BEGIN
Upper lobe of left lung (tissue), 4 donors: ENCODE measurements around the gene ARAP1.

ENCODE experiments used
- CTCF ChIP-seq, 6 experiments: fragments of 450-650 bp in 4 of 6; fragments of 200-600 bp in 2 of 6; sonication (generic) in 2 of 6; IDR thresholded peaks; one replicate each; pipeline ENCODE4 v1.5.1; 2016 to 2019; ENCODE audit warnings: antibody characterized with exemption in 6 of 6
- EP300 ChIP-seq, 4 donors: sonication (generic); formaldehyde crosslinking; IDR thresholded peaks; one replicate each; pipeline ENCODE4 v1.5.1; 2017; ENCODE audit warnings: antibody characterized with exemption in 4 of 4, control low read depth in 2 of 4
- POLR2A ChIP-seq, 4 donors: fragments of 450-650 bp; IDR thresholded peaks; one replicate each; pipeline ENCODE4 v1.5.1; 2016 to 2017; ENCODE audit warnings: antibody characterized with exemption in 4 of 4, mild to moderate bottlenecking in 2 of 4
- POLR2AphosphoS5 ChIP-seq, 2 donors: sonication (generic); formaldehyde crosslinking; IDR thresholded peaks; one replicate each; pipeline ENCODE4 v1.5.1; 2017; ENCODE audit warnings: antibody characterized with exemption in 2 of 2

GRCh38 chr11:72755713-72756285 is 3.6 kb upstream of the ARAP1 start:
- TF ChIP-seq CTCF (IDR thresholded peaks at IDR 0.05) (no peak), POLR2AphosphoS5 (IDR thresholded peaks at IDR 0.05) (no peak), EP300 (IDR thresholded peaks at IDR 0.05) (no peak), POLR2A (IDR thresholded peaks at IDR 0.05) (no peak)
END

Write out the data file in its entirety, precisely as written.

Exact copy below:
Upper lobe of left lung (tissue), 4 donors: ENCODE measurements around the gene ARAP1.

ENCODE experiments used
- CTCF ChIP-seq, 6 experiments: fragments of 450-650 bp in 4 of 6; fragments of 200-600 bp in 2 of 6; sonication (generic) in 2 of 6; IDR thresholded peaks; one replicate each; pipeline ENCODE4 v1.5.1; 2016 to 2019; ENCODE audit warnings: antibody characterized with exemption in 6 of 6
- EP300 ChIP-seq, 4 donors: sonication (generic); formaldehyde crosslinking; IDR thresholded peaks; one replicate each; pipeline ENCODE4 v1.5.1; 2017; ENCODE audit warnings: antibody characterized with exemption in 4 of 4, control low read depth in 2 of 4
- POLR2A ChIP-seq, 4 donors: fragments of 450-650 bp; IDR thresholded peaks; one replicate each; pipeline ENCODE4 v1.5.1; 2016 to 2017; ENCODE audit warnings: antibody characterized with exemption in 4 of 4, mild to moderate bottlenecking in 2 of 4
- POLR2AphosphoS5 ChIP-seq, 2 donors: sonication (generic); formaldehyde crosslinking; IDR thresholded peaks; one replicate each; pipeline ENCODE4 v1.5.1; 2017; ENCODE audit warnings: antibody characterized with exemption in 2 of 2

GRCh38 chr11:72755713-72756285 is 3.6 kb upstream of the ARAP1 start:
- TF ChIP-seq CTCF (IDR thresholded peaks at IDR 0.05) (no peak), POLR2AphosphoS5 (IDR thresholded peaks at IDR 0.05) (no peak), EP300 (IDR thresholded peaks at IDR 0.05) (no peak), POLR2A (IDR thresholded peaks at IDR 0.05) (no peak)